if (index==0){
if (weights[0]<=size){
picks[index][size]=1;
matrix[index][size] = values[0];
return values[0];
}
else{
picks[index][size]=-1;
matrix[index][size] = 0;
return 0;
}
}
if (weights[index]<=size)
take = values[index] + knapsack(index-1, size-weights[index], weights, values);
dontTake = knapsack(index-1, size, weights, values);
matrix[index][size] = max (take, dontTake);
if (take>dontTake)
picks[index][size]=1;
else
picks[index][size]=-1;
return matrix[index][size];
}
void printPicks(int item, int size, int weights[]){
while (item>=0){
if (picks[item][size]==1){
printf("%d ",item);
item--;
size -= weights[item];
}
else{
item--;
}
}
printf("n");
return;
}
int main(){
int nItems = 4;
int knapsackSize = 10;
int weights[4] = {5,4,6,3};
int values[4] = {10,40,30,50};
printf("Max value = %dnn",knapsack(nItems-1,knapsackSize,weights,values));
printf("Picks were: ");
printPicks(nItems-1,knapsackSize, weights);
return 0;
}
```

### Bottom-Up Dynamic Programming

Suppose we have a table where the rows represent sub-sets of the main problem. For example, row 1 is the sub-set of having only item 1 to pick from. Row 2 is the sub-set of having only items 1 and 2 to pick from. Row 3 is the sub-set of having only items 1,2 and 3 to pick from. So on and so forth.

The columns, on the other hand, are the different possibilities of size available, and they go from 0 up to the max size the backpack can hold.

Each cell of that table is the maximum value you can take considering the specific sub-set and a specific size available.

If we manage to fill that table completely it’s easy to see that the solution to the complete problem would be the bottom-right cell, as it contains the max value you can take considering the backpack is empty is that you can pick all the items.

For the items above the table would look like this:

Notice that the idea as you go along the table is pretty much the same as before: at each combination of item and size available you need to decide whether it’s optimal to pick the item or to not pick it. The only different is that now we get those values directly from the table.

Also, notice that the first row means that no items are available, so the result is 0 on all columns (this make easier to build the algorithm, as all rows can refer to the previous one).

Here’s the algorithm:

```
#include <stdio.h>
#define max(a,b) (a > b ? a : b)
int matrix[100][100] = {0};
int knapsack(int nItems, int size, int weights[], int values[]){
int i,j;
for (i=1;i<=nItems;i++){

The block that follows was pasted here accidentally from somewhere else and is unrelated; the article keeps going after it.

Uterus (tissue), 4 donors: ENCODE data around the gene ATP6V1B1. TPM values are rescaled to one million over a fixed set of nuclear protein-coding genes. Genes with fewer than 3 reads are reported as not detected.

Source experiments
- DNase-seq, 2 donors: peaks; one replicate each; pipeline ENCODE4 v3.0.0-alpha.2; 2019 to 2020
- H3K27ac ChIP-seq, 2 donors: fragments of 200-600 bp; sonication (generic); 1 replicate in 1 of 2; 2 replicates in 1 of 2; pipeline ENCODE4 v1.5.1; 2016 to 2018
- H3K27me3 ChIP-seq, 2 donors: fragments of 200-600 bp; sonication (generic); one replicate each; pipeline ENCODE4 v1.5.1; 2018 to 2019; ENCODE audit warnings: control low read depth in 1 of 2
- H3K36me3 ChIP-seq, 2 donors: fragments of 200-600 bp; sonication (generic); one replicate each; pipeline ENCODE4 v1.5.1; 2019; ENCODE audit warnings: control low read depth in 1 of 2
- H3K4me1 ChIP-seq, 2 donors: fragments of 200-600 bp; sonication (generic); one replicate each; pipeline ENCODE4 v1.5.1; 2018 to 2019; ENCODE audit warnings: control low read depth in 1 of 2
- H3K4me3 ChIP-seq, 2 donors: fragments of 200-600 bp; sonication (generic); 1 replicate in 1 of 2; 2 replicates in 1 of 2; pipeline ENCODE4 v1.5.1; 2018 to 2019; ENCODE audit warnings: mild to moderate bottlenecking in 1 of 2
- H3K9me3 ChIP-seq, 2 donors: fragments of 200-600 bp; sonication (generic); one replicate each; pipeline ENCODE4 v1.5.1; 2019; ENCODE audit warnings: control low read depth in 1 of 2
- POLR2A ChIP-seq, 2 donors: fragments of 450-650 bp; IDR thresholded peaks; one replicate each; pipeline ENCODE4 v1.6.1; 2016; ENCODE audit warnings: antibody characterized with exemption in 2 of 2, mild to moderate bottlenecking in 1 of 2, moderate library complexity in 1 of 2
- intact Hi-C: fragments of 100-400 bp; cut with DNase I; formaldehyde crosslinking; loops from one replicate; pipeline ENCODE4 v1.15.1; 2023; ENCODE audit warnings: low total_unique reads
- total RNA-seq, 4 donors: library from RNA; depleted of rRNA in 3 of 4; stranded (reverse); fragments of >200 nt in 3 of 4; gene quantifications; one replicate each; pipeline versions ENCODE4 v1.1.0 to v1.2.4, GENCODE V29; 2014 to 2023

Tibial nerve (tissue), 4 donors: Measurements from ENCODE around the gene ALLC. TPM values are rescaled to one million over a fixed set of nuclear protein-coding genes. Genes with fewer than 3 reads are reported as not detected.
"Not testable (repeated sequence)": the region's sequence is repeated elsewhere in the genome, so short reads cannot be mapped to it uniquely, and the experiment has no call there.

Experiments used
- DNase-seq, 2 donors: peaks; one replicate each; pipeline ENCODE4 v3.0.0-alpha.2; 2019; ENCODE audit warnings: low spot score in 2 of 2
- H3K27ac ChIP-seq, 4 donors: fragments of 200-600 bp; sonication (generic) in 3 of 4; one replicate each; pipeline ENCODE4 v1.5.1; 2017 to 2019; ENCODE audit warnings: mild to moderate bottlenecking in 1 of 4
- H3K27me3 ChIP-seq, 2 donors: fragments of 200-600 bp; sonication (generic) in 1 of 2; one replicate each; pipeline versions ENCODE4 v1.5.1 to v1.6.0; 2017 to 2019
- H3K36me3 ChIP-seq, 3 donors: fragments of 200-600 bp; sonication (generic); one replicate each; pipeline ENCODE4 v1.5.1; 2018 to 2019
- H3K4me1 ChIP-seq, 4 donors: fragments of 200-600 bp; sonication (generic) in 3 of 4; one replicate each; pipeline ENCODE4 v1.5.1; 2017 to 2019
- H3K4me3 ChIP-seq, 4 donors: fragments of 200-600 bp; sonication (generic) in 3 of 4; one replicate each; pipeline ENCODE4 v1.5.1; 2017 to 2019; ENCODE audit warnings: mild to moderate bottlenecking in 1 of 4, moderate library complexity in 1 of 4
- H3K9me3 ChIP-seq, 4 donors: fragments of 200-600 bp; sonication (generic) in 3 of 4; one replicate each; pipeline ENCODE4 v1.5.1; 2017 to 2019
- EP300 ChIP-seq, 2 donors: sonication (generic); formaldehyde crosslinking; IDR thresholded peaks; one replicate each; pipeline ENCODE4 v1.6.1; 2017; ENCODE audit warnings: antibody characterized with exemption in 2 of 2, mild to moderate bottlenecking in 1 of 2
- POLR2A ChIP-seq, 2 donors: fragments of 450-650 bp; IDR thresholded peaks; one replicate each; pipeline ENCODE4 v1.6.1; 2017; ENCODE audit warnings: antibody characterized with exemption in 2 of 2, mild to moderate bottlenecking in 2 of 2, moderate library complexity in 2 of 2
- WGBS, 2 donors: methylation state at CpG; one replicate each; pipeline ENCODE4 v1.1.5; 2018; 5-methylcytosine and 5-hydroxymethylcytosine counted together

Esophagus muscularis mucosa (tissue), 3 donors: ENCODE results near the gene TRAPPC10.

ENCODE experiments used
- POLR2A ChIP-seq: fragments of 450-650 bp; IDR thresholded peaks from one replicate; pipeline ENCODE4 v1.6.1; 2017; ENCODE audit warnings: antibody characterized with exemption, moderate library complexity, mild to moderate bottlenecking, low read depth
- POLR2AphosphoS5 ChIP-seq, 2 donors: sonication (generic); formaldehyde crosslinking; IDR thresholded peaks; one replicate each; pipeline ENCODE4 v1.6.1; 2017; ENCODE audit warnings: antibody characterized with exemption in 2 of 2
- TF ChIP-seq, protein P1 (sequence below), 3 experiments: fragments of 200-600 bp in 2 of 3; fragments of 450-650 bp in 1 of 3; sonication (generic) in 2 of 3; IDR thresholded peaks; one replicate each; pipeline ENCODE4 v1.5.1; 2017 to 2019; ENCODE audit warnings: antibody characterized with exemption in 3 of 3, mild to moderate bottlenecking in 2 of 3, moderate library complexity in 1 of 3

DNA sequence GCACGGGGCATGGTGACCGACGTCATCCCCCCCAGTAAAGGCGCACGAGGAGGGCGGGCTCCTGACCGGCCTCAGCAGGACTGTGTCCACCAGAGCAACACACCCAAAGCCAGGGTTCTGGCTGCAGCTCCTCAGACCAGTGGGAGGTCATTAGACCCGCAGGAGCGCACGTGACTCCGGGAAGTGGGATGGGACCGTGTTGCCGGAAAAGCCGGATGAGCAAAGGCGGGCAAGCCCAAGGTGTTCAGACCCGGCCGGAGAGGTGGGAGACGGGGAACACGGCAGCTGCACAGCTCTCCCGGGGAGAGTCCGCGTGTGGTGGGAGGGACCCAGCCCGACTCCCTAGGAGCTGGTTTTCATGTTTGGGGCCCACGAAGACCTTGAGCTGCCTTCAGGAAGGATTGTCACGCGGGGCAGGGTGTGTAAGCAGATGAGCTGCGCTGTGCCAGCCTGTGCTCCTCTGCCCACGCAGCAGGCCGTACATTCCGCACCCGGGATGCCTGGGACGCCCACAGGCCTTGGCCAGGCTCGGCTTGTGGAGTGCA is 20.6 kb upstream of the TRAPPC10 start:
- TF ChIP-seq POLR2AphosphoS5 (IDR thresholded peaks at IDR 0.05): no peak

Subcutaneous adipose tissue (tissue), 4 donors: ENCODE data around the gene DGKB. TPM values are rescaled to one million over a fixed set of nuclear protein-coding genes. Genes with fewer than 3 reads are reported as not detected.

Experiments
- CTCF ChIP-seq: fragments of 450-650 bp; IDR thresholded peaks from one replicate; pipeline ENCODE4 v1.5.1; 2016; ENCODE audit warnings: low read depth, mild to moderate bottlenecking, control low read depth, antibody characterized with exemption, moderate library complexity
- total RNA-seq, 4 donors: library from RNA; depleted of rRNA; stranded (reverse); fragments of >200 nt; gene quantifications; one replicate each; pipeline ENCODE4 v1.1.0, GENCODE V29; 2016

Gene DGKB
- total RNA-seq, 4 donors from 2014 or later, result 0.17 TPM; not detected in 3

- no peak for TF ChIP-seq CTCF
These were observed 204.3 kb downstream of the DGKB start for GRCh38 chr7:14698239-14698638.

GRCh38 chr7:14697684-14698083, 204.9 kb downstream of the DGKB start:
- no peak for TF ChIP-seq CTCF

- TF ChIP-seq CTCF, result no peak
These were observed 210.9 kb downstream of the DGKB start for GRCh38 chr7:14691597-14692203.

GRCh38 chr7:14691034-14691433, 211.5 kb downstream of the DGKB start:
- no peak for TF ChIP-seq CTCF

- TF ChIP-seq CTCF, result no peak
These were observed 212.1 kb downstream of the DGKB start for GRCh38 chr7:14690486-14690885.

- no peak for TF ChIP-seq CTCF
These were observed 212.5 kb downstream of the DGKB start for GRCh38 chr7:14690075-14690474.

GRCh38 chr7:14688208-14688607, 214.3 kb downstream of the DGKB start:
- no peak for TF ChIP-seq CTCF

for (j=0;j<=size;j++){
if (weights[i-1]<=j){
matrix[i][j] = max(matrix[i-1][j],values[i-1]+matrix[i-1][j-weights[i-1]]);
}
else{
matrix[i][j] = matrix[i-1][j];
}
}
}
return matrix[nItems][size];
}
int main(){
int nItems = 4;
int knapsackSize = 10;
int weights[4] = {5,4,6,3};
int values[4] = {10,40,30,50};
int i,j;
printf("Max value = %dn",knapsack(nItems,knapsackSize,weights,values));
return 0;
}
```

And again if you want to be able to tell which items the optimal solution included you just need to add an auxiliary table to track the picks. Here’s the code:

```
#include <stdio.h>
#define max(a,b) (a > b ? a : b)
int matrix[100][100] = {0};
int picks[100][100] = {0};
int knapsack(int nItems, int size, int weights[], int values[]){
int i,j;
for (i=1;i<=nItems;i++){
for (j=0;j<=size;j++){
if (weights[i-1]<=j){
matrix[i][j] = max(matrix[i-1][j],values[i-1]+matrix[i-1][j-weights[i-1]]);
if (values[i-1]+matrix[i-1][j-weights[i-1]]>matrix[i-1][j])
picks[i][j]=1;
else
picks[i][j]=-1;
}
else{
picks[i][j] = -1;
matrix[i][j] = matrix[i-1][j];
}
}
}
return matrix[nItems][size];
}
void printPicks(int item, int size, int weights[]){
while (item>0){
if (picks[item][size]==1){
printf("%d ",item-1);
item--;
size -= weights[item];
}
else{
item--;
}
}
printf("n");
return;
}
int main(){
int nItems = 4;
int knapsackSize = 10;
int weights[4] = {5,4,6,3};
int values[4] = {10,40,30,50};
printf("Max value = %dn",knapsack(nItems,knapsackSize,weights,values));
printf("Picks were: ");
printPicks(nItems,knapsackSize, weights);
return 0;
}
```

gorkemgood job.. thanks for the algorithm…

but there is a minor error in your algorithm.

I’ve implemented this to C# and when I was testing it with lots of data, I noticed it does not work for some kind of specific inputs…

I’ve added a few line of codes to the end of functions;

else

{

pickedItems[index, size] = -1;

matrix[index, size] = 0;

return (knapsack(index – 1, size));

}

I dont know if this is the case for C but in C# it is necessary to add this part.

can you test your algorithm with these inputs;

V1 = 10 W1 = 2

V2 = 12 W2 = 6

V3 = 20 W3 = 8

Capacity = 12

in C# with these inputs, algorithm does not work.

SivaHi,

I am looking for the C# code for this algorithm.

Can you pls provide the C# code?

Thanks in advance.

Siva

gorkemby the way, parameters are different from yours, it only takes capacity and index. others are static members in my function.

kyou have in printPicks for dynamic version

if (picks[item][size]==1){

printf(“%d “,item);

item–;

size -= weights[item];

I think it should be

if (picks[item][size]==1){

printf(“%d “,item);

size -= weights[item];

item–;

SZ.KimNo, it seems right.

because the parameter of printPicks is “nItems” not “nItems-1”.

It makes printing intuitive to user with item number: 1, 2, 3, 4 not 0, 1, 2, 3

Shyamthanks a lot boss….. Nicely explained

angelaIn the top down printPicks, you do need to move nItems – – ; after you minus the weight from size. I agree with “k.”

if (picks[item][size]==1){

printf(“%d “,item);

size -= weights[item];

item–;

Soapwhat to do when value=1000000 and weight 1000 ?

CagdasDear Daniel,

In the very first code (top-down approach), you have the matrix[][] to store computed values, but it seems that those values are never reaccessed. I tested the code by inserting a printf statement in the block

if (matrix[index][size]!=0)

return matrix[index][size];

and it never gets printed, in other words the values are never read from the matrix[][].

jjans should be 150 not 90